Porphyromonas gingivalis peptidylarginine deiminase substrate specificity

Anaerobe. 2013 Oct;23:102-8. doi: 10.1016/j.anaerobe.2013.07.001. Epub 2013 Jul 13.

Abstract

While a group of oral commensals have been implicated in the aetiology of chronic periodontitis; the asaccharolytic Gram negative anaerobe Porphyromonas gingivalis is most commonly reported to be associated with severe forms of the disease. Although a variety of human tissues can produce a number of peptidylarginine deiminase (PAD), enzymes that convert peptide bound arginine residues to citrulline, P. gingivalis is one of the few prokaryotes known to express PAD. Protein and peptide citrullination are important in the development of rheumatoid arthritis and in recent years a number of authors have suggested a possible link between periodontitis and rheumatoid arthritis (RA). Indeed, some have linked P. gingivalis directly to RA via the action of PAD. Accordingly, the prime purpose of this study was to further characterise PAD in P. gingivalis cells particular emphasis on substrate specificity, using arginine containing peptides and RA relevant proteins.

Methods: P. ginigvalis W50 was anaerobically cultured in BHI broth, cells harvested and resuspended in assay buffer. A colourimetric assay was developed to measure citrulline and employed to determine enzyme activity using the substrate BAEE. The assay was employed to investigate the effects of environmental pH and temperature on activity. Citrullination of BAEE by sonicated cells allowed the proportion of intracellular enzyme to be estimated. Enzyme specificity and substrate preference were investigated by using various arginine containing peptides, proteins and arginine analogues, as substrates and measuring the rate of citrullination. The influence of gingipains on citrullination was assessed by measuring the rates of citrullination of bovine serum albumin in the presence of protease inhibitors.

Results: Enzyme activity decreased by 13% following exposure of cells to 60 °C for 10 min. A comparison of intact and disrupted cells indicated that 90% of PAD activity is cell surface associated and the remainder cytoplasmic. Optimal pH for enzyme activity was between pH 7.5 and 8. All small arginine-containing peptides were citrullinated with reaction rates faster than that for free arginine with rates that varied with arginine residue position and number. Arginine analogues exhibited minimal effect and influence when tested as either substrates or competitive inhibitors. Cells were able to citrullinate yeast enolase, human vimentin and fibrin at varying rates. All proteins were modified at slower rates than those for peptide substrates. Inhibition of gingipains had no influence on the rate of protein citrullination.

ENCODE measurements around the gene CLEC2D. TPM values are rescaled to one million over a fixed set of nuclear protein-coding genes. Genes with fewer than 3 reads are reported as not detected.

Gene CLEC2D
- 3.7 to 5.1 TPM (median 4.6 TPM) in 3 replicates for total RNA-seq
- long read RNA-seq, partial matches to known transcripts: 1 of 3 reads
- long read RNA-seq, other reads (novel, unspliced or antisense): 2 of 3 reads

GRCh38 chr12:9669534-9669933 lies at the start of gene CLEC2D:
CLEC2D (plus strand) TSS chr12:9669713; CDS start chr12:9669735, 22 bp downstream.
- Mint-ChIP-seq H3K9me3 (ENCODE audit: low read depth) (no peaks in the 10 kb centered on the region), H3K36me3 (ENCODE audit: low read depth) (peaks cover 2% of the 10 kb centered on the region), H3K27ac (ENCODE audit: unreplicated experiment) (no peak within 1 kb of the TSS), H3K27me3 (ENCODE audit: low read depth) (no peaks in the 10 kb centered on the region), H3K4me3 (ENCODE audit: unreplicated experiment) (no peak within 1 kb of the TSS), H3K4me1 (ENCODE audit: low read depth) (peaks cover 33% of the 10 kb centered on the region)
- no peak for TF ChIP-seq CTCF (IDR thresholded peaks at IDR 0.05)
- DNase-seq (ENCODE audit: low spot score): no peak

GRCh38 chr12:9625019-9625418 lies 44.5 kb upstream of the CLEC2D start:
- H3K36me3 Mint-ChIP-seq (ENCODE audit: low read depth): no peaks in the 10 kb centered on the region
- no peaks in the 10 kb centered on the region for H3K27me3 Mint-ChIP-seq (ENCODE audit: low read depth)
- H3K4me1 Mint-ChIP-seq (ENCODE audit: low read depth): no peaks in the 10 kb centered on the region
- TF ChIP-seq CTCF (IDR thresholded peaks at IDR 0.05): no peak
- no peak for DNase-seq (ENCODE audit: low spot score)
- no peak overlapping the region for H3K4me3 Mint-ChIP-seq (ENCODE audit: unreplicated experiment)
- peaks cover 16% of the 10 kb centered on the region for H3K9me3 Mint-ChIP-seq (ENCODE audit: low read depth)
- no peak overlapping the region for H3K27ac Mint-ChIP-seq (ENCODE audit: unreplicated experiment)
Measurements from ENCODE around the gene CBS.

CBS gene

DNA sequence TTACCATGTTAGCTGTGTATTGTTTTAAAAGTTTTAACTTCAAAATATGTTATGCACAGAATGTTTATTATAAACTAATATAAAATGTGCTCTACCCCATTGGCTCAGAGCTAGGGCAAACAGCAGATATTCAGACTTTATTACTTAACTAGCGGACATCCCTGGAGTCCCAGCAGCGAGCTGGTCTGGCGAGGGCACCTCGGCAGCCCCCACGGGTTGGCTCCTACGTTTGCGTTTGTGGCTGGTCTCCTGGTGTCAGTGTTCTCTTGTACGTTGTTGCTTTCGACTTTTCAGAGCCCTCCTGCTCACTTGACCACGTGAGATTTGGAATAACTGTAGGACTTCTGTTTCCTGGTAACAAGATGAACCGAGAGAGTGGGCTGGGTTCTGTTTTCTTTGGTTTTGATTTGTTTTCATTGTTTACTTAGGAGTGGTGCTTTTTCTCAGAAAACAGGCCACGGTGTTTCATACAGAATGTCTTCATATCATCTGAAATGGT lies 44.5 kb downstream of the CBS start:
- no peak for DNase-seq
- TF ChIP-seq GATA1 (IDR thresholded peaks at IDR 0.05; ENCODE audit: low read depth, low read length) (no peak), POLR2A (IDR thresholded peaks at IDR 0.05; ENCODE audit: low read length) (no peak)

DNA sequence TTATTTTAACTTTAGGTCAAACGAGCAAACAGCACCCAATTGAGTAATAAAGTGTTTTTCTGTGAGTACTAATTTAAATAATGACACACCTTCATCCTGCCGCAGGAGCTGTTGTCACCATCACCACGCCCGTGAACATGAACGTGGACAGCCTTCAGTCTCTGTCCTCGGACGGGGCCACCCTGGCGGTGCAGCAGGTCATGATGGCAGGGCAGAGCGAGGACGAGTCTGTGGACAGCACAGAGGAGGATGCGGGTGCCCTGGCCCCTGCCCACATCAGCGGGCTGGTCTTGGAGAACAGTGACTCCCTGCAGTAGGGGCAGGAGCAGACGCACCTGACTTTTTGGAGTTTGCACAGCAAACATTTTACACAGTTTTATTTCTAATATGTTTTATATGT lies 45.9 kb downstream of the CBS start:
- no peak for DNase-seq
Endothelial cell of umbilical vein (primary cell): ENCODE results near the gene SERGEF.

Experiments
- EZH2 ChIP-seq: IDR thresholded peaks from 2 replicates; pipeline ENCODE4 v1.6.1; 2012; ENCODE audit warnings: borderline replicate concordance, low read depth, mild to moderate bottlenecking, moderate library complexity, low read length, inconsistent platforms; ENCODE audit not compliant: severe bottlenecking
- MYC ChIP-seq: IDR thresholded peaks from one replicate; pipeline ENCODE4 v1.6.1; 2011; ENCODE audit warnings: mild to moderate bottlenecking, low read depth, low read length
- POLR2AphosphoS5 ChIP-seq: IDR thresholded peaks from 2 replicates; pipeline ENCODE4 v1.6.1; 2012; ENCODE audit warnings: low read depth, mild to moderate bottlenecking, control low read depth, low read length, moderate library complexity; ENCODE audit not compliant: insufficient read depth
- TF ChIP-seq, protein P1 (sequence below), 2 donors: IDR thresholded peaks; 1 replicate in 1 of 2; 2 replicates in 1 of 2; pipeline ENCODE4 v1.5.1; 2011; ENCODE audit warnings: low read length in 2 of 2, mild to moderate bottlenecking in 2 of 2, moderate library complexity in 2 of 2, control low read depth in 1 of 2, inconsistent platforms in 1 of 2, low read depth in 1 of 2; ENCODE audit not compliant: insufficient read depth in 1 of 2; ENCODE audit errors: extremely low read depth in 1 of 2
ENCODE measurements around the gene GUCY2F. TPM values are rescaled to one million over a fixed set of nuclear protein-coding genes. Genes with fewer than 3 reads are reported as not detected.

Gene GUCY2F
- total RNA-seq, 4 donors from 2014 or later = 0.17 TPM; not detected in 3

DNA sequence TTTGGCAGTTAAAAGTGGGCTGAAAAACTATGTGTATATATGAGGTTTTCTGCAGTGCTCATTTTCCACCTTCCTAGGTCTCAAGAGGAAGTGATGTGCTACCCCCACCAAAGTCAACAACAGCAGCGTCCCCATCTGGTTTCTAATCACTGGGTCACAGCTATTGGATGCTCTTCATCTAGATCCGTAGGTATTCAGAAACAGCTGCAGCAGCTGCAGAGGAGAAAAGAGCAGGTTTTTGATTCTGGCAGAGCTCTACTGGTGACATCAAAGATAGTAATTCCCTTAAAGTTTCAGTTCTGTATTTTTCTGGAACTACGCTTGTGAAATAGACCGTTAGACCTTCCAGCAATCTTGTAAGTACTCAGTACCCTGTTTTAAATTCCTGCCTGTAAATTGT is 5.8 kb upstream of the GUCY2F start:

Conclusions: P. gingivalis PAD is a primarily cell surface associated, heat stable, enzyme that exhibits optimal activity under alkaline conditions similar to those present in the inflammatory environment. The enzyme displays high specificity for arginine residues in peptides and modified arginine in all positions and the gingipains did not influence the rate of protein citrullination. The ability of the enzyme to convert arginine residues in all proteins tested would indicate that its presence in inflamed tissue may promote autoimmune reactions by creation of altered host epitopes.

Keywords: Citrullination; Peptidylarginine deiminase; Periodontitis; Porphyromonas gingivalis; Rheumatoid arthritis.

Publication types

  • Research Support, Non-U.S. Gov't

MeSH terms

  • Arginine / metabolism
  • Citrulline / metabolism
  • Enzyme Stability
  • Hydrogen-Ion Concentration
  • Hydrolases / chemistry
  • Hydrolases / metabolism*
  • Membrane Proteins / chemistry
  • Membrane Proteins / metabolism
  • Peptides / metabolism
  • Porphyromonas gingivalis / enzymology*
  • Protein-Arginine Deiminases
  • Substrate Specificity
  • Temperature

Substances

  • Membrane Proteins
  • Peptides
  • Citrulline
  • Arginine
  • Hydrolases
  • Protein-Arginine Deiminases